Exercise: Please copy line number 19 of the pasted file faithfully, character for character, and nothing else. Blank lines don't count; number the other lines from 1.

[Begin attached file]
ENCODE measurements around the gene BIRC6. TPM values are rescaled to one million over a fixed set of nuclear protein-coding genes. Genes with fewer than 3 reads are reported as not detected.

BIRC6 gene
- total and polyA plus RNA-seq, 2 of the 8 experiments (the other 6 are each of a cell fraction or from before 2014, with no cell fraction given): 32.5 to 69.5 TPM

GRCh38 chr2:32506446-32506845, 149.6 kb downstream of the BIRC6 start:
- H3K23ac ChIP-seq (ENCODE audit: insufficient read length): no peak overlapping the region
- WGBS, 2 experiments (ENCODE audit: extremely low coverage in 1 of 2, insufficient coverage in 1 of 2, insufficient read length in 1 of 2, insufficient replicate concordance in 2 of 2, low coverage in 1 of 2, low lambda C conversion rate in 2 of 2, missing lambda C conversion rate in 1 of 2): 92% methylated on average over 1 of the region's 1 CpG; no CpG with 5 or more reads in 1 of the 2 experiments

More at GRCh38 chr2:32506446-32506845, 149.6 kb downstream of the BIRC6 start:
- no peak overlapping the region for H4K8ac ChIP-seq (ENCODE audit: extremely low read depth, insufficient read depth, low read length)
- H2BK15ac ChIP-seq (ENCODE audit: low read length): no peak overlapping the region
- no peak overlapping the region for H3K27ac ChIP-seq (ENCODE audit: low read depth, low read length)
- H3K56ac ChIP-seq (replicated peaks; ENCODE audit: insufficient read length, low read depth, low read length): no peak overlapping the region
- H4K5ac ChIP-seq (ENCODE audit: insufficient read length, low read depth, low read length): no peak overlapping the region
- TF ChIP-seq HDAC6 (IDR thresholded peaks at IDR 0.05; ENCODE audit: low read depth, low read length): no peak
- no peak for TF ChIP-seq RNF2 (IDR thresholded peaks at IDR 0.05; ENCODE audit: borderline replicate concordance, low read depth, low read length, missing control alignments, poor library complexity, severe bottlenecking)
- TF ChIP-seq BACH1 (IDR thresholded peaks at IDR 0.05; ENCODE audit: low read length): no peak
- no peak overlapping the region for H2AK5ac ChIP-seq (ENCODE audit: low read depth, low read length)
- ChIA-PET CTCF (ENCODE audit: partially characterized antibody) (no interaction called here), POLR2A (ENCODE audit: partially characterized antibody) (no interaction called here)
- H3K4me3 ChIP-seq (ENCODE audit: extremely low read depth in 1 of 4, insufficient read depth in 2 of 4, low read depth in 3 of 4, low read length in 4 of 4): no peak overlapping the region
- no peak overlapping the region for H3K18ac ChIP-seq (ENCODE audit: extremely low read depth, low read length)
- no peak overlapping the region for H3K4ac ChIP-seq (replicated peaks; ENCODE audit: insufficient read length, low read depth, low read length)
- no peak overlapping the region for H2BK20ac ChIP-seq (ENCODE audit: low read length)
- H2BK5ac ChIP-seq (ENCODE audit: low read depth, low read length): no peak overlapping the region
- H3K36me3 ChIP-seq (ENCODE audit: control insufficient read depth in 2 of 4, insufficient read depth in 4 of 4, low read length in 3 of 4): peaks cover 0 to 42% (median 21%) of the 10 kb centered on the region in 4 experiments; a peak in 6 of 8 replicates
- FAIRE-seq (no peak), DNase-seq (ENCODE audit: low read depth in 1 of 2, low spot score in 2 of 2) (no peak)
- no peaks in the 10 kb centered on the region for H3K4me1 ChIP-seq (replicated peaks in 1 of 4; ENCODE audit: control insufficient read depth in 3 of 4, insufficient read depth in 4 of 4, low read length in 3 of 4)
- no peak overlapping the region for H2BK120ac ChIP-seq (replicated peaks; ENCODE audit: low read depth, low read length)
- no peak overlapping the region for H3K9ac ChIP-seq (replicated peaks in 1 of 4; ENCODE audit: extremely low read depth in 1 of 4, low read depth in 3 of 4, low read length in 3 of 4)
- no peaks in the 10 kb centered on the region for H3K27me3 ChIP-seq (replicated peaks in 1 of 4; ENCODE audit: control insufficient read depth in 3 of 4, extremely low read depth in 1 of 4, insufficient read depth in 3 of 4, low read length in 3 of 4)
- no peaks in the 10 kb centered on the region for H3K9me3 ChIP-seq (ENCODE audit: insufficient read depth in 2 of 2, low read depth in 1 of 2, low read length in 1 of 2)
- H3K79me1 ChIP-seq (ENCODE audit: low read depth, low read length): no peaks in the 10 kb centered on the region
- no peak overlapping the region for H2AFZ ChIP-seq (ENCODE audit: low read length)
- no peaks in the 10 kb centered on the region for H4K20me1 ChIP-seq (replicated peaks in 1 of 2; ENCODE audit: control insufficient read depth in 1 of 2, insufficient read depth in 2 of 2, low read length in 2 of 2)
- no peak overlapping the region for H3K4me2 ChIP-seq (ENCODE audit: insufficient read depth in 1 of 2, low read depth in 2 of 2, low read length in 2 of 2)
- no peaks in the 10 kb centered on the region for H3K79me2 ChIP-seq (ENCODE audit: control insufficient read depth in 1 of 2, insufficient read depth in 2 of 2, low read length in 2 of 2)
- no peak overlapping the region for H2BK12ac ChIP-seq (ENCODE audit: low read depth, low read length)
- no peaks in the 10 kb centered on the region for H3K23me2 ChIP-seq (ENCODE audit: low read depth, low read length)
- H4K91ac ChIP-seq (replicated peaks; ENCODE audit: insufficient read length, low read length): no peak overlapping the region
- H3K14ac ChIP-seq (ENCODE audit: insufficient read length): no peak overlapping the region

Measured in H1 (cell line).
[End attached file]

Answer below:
- no peak overlapping the region for H3K18ac ChIP-seq (ENCODE audit: extremely low read depth, low read length)